This Is When Kids Are Old Enough to Stay Home Alone, According to Moms (and the Law)

Security company ADT polled moms for their take on leaving kids at home unsupervised—and the majority agrees on this sweet-spot age.

What age must a child be for you to safely leave them home alone? At some point every parent has to answer this question for the first time. Well, two questions, actually: When is it legal, and when is it right for your child?

In a survey by security company ADT, nearly 70 percent of respondents agreed that the sweet-spot age for when kids can start staying home alone is somewhere between the ages of 12 and 15 years old. Only 3 percent of survey-takers believed parents should wait until their child is at least 18 years old, and only 2 percent thought a child of 7 years or younger is fine to be left unsupervised.

Three states legally require kids to be of a certain minimum age to be left on their own for a period of time: Illinois (14 years old), Oregon (10 years old), and Maryland (8 years old). But in most states, there's no law specifying an age minimum—instead, many offer a list of recommended ages and suggested guidelines to help you make an informed decision based on behavioral and environmental factors. So technically, if you live anywhere other than Illinois, Maryland, and Oregon, it's up to you (and your child) to determine when to start letting them stay home without a you or a babysitter.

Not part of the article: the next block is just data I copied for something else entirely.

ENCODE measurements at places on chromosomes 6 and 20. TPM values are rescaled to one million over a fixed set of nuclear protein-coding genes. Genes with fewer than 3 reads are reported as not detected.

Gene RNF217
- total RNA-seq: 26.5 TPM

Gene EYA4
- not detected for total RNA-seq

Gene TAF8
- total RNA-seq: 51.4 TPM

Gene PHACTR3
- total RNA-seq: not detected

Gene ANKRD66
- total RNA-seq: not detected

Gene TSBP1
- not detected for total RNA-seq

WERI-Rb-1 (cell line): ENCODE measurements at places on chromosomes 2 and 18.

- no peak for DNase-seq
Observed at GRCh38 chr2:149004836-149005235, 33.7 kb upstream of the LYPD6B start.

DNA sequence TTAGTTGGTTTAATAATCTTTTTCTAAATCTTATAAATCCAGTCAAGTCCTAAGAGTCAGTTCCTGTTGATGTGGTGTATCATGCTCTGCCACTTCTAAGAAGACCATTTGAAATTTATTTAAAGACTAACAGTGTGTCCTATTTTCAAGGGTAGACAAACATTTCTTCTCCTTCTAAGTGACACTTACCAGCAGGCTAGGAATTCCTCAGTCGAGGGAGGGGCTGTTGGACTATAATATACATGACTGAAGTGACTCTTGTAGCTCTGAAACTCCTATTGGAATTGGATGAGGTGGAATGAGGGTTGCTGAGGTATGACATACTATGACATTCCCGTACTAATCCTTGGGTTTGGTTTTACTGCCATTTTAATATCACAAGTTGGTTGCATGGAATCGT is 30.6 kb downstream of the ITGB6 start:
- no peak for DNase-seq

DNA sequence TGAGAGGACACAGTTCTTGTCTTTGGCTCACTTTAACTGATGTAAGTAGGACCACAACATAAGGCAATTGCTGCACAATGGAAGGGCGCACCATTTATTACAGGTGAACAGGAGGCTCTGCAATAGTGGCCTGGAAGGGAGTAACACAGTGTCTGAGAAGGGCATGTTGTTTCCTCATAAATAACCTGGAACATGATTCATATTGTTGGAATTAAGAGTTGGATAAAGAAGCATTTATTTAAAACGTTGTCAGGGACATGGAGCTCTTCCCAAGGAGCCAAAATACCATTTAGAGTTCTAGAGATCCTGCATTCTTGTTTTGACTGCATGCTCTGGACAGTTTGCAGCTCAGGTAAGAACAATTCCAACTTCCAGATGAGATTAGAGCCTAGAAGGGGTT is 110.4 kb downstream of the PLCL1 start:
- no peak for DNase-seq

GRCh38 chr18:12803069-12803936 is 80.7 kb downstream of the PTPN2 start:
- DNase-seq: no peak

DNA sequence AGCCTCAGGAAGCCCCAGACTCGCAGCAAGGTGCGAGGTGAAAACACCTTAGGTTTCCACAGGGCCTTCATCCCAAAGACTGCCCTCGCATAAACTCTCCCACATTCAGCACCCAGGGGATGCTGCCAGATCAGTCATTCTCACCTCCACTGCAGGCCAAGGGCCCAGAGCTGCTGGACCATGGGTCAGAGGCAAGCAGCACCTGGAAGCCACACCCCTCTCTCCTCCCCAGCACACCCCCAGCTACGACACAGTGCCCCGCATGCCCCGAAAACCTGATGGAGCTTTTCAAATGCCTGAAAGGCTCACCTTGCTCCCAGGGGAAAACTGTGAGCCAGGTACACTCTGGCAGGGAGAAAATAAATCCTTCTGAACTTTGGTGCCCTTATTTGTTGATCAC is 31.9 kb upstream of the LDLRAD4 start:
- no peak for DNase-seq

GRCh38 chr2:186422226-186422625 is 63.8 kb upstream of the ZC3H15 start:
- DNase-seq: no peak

Before letting your child stay home alone, you'll want to consider important variables unique to your situation: your child's physical and emotional maturity level; how comfortable they are being left to their own devices; for how long you plan to leave them alone; if there are younger siblings to consider; and the safety of your neighborhood. (Find info on your state's specific laws and guidelines by contacting your local child protective services agency or visiting its website.)

If you're nervous about leaving your kids home alone, the best way to ease anxiety is to make your home as safe and secure as possible to give yourself (and your family) peace of mind. Make a list of emergency contacts; show them how to lock all the doors and windows; make sure they know not to turn on the oven or stove while you're gone, and get a trusted neighbor to check in on them.

If you have no choice but to leave your (old-enough) kids unattended for long stretches of time, it's absolutely worth investing in a home security system, especially one with video capabilities (a feature favored by 74 percent of ADT survey respondents).

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